Reading
Grayscale: "The SEC has lost its main argument against a Bitcoin ETF".

Grayscale: "The SEC has lost its main argument against a Bitcoin ETF".

Grayscale's legal victory over the SEC undermines the US regulator's anti-Bitcoin ETF stance. Morgane Fournel-Reicher (Kramer Levin), a lawyer specialising in US financial law, discusses the decision in an interview.

What is the court's decision?

This ruling follows the SEC's rejection in 2022 of the Bitcoin ETF application filed by Grayscale. In response, Grayscale had taken the case to court to have it recognised that this decision did not comply with the administrative rules governing the operation of the US financial regulator.

The SEC's arguments were that Grayscale's spot ETF did not have sufficient safeguards to prevent manipulation of the bitcoin price, even though it had approved futures ETFs with the same feature. The judges therefore disapproved this "arbitrary" decision, as can be read in the court documents.

What motivated the SEC's position?

In the context of futures ETFs, the SEC had taken the view that the price of bitcoin was less likely to be manipulated because it was linked to the Chicago Mercantile Exchange (CME), an exchange under the regulator's supervision. However, the bitcoin price used by the CME is an average of the bitcoin price on four "spot" crypto Exchanges (Bitstamp, Coinbase, Kraken and itBit, editor's note).

What the court is saying is that the SEC has not demonstrated that the "futures" and "spot" markets operate differently and that one of them deserves separate treatment.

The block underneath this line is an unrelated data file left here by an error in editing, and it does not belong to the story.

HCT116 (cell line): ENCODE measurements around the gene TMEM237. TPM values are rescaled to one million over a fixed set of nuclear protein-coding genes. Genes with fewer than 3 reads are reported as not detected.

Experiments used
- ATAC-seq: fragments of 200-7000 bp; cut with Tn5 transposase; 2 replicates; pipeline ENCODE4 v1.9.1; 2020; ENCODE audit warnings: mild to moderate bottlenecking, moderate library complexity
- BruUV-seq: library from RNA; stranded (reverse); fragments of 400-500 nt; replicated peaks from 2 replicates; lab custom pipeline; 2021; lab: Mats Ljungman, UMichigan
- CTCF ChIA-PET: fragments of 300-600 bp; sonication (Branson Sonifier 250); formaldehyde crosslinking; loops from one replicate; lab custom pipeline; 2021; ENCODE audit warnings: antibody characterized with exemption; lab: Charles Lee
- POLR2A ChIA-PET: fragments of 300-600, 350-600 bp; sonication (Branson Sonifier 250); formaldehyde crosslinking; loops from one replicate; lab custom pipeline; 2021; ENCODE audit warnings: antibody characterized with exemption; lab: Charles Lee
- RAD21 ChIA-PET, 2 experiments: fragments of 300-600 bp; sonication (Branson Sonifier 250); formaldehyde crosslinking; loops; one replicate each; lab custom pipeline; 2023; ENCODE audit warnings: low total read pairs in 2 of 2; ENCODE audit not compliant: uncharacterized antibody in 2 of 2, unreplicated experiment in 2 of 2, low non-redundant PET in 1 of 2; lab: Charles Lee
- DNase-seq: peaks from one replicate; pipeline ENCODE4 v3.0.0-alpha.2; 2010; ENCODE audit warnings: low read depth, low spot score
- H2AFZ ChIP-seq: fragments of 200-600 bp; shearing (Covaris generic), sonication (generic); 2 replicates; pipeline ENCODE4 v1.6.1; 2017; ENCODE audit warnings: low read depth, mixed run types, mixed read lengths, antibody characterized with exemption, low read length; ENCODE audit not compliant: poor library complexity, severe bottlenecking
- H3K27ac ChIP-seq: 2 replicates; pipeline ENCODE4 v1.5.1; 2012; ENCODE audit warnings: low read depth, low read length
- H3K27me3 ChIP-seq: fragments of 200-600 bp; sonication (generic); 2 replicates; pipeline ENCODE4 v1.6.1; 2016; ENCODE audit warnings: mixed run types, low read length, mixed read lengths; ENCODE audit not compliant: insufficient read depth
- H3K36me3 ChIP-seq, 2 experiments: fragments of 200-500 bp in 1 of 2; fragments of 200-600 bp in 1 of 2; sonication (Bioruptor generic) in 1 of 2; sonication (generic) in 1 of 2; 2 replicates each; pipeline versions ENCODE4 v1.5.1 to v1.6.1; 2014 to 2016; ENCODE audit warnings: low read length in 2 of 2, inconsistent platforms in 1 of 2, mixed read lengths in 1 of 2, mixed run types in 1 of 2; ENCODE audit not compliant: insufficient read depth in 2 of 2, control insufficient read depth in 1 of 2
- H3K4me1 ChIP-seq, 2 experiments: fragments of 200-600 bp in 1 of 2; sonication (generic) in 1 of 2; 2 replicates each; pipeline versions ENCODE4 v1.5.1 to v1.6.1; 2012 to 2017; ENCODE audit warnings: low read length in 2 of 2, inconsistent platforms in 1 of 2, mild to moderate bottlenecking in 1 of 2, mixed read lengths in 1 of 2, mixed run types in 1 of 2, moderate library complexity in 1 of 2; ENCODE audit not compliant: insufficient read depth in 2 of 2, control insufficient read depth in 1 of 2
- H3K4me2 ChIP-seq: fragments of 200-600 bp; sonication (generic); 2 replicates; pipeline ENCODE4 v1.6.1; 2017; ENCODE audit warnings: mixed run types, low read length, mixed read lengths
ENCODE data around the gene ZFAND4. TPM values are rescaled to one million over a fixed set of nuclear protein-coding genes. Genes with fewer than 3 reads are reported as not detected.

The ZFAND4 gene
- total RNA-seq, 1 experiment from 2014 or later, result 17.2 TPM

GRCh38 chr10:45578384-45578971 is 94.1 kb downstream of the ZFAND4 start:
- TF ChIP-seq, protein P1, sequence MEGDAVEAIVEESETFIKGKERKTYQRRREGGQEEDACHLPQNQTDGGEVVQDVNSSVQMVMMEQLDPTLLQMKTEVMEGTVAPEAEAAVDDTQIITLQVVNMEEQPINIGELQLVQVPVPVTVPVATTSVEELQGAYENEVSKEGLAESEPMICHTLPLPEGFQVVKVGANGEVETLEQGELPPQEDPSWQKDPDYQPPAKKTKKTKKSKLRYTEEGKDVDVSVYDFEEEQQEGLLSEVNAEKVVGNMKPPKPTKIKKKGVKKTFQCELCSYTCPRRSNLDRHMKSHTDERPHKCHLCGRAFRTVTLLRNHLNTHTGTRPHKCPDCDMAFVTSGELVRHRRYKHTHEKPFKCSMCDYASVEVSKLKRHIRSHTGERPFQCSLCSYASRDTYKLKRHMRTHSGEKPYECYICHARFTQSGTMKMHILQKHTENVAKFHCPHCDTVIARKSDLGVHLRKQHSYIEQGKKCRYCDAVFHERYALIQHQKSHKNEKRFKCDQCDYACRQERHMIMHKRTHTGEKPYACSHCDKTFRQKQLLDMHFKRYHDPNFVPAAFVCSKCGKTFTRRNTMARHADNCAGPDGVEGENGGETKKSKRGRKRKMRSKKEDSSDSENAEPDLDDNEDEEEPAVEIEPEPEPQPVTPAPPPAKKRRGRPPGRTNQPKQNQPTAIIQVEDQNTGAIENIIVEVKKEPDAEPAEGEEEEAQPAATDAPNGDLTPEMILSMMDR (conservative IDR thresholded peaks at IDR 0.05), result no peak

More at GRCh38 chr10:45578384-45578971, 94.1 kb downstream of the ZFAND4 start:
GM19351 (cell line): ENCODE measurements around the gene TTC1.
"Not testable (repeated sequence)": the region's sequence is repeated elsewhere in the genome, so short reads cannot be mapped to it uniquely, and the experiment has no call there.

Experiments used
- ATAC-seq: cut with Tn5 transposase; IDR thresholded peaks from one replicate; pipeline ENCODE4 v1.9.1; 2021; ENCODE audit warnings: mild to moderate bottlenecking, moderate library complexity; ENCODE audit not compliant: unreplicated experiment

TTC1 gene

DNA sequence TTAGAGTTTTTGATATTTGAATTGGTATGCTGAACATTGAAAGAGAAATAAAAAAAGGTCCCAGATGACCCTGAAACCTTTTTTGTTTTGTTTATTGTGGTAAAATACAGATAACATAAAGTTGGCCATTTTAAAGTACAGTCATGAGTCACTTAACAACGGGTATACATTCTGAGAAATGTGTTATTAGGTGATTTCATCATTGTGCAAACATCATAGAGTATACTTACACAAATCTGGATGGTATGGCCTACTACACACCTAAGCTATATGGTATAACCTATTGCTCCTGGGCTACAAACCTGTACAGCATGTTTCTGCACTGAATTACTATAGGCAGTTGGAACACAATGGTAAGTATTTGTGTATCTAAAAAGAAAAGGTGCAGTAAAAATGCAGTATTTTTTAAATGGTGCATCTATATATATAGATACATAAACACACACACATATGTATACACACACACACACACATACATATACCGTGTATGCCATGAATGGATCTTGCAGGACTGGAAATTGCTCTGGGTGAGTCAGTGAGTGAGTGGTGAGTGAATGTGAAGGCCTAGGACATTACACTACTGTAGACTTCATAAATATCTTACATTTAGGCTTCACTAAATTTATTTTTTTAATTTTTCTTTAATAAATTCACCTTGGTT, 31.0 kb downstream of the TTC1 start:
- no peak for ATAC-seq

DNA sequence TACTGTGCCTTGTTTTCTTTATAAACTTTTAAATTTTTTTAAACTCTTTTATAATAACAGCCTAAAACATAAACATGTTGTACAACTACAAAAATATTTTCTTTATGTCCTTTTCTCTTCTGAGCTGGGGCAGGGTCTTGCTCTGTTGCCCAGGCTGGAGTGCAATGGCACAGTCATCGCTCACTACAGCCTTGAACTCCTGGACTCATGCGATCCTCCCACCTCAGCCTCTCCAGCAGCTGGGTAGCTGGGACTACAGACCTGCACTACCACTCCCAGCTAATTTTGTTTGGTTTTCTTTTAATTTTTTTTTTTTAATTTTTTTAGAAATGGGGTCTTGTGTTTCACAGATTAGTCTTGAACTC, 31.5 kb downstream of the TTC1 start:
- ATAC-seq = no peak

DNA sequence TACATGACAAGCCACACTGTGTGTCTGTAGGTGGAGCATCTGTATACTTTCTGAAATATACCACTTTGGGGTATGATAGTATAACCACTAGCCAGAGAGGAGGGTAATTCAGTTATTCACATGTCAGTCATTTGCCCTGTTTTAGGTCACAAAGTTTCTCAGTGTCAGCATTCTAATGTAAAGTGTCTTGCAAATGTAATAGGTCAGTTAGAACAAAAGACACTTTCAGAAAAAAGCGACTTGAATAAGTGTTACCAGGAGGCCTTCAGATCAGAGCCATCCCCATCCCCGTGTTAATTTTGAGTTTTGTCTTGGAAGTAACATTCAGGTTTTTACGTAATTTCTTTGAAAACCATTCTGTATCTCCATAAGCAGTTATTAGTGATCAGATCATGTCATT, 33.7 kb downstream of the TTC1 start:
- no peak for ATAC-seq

What happens now?

The SEC is not compelled to approve Grayscale's ETF. The court is simply saying that the main argument for refusing this application is not justified. Now there are two possible scenarios: the first is for the SEC to find another argument, or to comply with the law and approve Grayscale's proposal.

What new anti-ETF arguments could the SEC raise?

I'm thinking of the issue of structuring the fund's activities, but price formation had to be their strongest argument. What you have to understand is that the SEC has just lost its main argument against a "spot" Bitcoin ETF! They wouldn't have gone to litigation without firmly believing it, and they've been arguing it for years... If they have other arguments, these will be even more likely to be rejected by a judge.

How does the SEC usually behave in this type of situation?

It's not impossible that the regulator will look for another argument to reject Grayscale's ETF, but that would risk weakening its position and show that there is discriminatory treatment between players.

We know that BlackRock's ETF will be accepted because this giant has an acceptance rate for its ETFs of almost 99%. If BlackRock has embarked on this project, it is probably because they have received some sort of tacit acceptance from the SEC. BlackRock's ETF will see the light of day, that's a virtual certainty.

What impact will this decision have on all "spot" Bitcoin ETF filings in the US?

Even if in the end Grayscale is not allowed to turn its Trust into an ETF, because it's a special structure, the ruling could be reused by other crypto players. In fact, we should see this in the next few days, as several applications are awaiting validation by the SEC.

After the Ripple trial, is the tide turning in favour of cryptos in the US?

It's still a little early to say. In the case of Ripple, the decision is aimed solely at this specific instance. And despite this, the SEC continues to be extremely aggressive on most crypto cases.

Everything that matters in Web3. Each week.
25€/month
Try insider for free, for 30 days.
Subscribe